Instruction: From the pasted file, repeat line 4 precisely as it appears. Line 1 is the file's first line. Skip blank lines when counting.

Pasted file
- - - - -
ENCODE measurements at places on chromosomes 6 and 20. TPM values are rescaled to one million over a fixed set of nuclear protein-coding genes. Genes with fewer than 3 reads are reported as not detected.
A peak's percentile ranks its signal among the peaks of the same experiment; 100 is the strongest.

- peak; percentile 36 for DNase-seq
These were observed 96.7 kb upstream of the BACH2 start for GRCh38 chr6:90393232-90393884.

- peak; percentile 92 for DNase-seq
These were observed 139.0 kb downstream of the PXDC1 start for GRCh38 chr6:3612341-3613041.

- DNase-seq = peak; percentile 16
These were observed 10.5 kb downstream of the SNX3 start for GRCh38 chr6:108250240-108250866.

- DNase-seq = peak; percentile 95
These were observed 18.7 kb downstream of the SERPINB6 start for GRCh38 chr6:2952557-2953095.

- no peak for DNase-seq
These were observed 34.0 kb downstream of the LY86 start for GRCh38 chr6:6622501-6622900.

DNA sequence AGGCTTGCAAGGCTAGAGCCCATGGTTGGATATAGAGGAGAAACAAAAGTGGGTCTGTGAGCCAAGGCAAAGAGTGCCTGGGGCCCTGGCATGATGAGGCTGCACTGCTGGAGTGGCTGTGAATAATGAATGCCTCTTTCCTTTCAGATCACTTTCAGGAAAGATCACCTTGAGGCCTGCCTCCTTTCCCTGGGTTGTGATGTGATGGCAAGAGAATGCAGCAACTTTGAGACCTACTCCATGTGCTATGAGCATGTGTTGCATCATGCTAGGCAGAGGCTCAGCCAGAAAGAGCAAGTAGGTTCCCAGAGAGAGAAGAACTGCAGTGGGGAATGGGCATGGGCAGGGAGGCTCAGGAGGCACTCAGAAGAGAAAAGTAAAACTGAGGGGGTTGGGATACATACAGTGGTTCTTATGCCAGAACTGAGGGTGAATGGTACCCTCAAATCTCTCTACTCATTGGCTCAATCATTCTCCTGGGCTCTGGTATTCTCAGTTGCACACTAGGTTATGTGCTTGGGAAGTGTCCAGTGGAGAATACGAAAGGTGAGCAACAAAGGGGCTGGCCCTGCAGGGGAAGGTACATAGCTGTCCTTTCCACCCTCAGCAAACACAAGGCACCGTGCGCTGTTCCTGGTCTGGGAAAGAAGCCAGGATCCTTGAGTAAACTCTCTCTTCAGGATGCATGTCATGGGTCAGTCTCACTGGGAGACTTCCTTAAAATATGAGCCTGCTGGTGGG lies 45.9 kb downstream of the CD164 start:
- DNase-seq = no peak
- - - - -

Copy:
These were observed 96.7 kb upstream of the BACH2 start for GRCh38 chr6:90393232-90393884.